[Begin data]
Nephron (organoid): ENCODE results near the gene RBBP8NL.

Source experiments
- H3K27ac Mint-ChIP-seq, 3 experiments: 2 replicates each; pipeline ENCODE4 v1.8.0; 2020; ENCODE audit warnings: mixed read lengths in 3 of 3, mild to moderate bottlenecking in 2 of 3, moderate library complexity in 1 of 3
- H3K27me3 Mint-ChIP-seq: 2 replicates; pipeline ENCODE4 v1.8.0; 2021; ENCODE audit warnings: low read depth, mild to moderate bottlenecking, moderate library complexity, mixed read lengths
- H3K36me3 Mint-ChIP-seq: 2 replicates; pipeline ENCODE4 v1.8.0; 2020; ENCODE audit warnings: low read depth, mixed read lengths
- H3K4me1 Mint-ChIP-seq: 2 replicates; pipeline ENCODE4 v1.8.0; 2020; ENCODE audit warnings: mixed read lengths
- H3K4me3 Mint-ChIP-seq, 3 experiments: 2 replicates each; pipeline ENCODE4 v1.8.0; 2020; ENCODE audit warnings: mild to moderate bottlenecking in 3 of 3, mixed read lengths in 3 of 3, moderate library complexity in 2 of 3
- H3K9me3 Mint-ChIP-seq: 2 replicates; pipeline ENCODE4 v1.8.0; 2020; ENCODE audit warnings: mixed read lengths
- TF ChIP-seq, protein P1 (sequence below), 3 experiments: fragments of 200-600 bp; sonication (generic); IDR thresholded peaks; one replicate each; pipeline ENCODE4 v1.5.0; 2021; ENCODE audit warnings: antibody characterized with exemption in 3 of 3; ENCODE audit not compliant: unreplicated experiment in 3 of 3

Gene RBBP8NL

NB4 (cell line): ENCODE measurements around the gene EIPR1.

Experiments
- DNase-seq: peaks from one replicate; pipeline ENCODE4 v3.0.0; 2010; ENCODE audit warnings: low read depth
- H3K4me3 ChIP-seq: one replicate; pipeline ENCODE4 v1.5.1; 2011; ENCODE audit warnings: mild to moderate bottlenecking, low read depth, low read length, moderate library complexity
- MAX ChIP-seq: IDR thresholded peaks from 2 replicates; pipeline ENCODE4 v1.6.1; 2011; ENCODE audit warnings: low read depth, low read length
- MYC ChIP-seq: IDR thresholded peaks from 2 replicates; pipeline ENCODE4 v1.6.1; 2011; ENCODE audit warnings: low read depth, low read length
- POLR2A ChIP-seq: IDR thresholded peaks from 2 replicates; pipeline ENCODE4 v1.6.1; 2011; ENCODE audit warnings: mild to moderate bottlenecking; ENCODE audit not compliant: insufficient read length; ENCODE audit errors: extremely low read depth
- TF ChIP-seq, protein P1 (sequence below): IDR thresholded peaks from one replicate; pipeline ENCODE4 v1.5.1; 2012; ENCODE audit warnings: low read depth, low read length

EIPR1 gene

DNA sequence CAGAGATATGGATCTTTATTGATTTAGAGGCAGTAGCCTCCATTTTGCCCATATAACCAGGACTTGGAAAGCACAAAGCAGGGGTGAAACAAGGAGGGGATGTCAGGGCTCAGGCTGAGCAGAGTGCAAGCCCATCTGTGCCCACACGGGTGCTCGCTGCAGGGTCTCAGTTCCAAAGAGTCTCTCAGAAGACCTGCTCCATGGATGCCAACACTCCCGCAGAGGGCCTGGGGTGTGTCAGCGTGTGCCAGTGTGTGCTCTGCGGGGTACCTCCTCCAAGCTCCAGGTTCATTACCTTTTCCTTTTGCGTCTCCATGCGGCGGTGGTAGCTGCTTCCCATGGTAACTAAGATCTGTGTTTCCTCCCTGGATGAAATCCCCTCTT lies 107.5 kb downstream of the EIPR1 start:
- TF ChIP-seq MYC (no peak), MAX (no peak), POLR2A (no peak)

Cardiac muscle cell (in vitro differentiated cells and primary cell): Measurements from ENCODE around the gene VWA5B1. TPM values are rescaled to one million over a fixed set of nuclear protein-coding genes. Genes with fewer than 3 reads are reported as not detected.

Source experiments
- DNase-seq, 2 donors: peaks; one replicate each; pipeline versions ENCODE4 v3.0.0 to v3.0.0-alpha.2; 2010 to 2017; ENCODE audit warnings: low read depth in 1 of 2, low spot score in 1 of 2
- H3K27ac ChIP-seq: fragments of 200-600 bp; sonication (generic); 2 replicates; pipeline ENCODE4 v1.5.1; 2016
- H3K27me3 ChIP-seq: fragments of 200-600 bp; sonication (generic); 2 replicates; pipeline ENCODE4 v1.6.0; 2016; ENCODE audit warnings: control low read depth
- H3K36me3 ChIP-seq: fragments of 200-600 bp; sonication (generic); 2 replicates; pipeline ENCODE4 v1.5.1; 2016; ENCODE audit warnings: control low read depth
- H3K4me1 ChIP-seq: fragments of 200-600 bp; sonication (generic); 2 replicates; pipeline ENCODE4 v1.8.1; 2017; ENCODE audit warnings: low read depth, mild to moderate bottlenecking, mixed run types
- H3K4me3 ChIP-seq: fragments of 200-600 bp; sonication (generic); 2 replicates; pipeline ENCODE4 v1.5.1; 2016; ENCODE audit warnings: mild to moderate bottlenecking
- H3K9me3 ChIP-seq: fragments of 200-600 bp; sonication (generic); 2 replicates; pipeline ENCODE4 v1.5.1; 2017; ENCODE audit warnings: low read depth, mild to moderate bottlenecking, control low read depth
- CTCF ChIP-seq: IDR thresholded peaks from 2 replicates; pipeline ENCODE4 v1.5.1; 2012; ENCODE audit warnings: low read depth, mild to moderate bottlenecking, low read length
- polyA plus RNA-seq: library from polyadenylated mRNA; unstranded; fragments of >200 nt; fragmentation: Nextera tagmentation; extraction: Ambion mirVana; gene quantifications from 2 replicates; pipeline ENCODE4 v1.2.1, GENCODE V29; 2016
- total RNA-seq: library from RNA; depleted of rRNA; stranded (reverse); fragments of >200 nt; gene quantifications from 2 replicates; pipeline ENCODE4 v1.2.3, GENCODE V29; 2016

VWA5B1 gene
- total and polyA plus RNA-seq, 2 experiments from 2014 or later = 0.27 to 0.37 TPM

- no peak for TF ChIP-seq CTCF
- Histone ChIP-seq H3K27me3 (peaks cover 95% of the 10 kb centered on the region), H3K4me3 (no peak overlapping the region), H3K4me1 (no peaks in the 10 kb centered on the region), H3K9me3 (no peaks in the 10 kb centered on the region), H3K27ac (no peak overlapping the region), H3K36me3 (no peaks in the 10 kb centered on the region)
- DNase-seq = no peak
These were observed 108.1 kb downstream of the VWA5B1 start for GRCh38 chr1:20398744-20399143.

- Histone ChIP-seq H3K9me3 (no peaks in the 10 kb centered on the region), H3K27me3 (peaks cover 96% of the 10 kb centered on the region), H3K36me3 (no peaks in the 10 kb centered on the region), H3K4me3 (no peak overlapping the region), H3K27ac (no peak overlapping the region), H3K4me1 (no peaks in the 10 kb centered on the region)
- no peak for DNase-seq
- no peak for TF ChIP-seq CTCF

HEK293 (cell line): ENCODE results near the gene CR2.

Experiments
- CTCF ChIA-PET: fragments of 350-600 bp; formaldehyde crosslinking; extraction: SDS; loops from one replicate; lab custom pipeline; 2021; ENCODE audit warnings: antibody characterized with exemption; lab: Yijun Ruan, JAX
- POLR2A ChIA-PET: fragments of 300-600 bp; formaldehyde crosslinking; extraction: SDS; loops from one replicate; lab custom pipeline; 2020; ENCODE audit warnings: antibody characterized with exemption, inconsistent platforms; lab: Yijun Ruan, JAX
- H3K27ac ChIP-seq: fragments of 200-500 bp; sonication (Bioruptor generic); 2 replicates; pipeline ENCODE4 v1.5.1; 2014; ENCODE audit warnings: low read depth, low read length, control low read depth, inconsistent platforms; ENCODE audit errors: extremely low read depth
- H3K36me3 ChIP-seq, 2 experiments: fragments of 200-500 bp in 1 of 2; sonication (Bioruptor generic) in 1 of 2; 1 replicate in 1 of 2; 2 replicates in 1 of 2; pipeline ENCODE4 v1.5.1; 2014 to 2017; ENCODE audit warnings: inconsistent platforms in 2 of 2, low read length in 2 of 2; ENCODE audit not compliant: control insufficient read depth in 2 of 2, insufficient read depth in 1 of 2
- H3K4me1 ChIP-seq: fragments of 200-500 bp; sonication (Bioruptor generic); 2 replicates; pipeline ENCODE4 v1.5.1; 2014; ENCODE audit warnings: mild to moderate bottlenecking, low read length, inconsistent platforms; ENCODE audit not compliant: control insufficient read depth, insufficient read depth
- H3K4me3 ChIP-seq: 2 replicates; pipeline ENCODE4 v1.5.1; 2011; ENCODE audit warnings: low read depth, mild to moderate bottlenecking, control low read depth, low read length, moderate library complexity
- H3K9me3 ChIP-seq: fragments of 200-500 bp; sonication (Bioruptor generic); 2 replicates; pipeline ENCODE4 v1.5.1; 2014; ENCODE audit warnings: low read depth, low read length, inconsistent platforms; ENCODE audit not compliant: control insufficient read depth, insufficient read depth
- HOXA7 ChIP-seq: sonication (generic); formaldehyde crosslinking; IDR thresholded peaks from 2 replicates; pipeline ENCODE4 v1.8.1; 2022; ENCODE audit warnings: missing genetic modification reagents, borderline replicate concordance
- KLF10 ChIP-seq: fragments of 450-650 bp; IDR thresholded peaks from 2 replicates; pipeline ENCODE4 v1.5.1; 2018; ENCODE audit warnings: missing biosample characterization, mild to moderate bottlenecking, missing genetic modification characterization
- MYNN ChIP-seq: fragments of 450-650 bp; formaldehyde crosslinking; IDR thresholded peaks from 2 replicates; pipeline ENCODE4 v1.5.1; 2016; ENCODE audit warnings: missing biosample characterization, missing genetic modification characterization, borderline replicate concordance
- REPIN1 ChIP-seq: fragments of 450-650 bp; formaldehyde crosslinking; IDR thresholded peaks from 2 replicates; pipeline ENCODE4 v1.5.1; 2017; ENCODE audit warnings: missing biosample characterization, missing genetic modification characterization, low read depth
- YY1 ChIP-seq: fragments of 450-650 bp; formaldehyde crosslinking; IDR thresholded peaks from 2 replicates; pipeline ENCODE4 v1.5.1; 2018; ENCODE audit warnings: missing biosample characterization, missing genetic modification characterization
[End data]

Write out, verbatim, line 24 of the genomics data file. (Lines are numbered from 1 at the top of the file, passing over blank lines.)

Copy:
- DNase-seq, 2 donors: peaks; one replicate each; pipeline versions ENCODE4 v3.0.0 to v3.0.0-alpha.2; 2010 to 2017; ENCODE audit warnings: low read depth in 1 of 2, low spot score in 1 of 2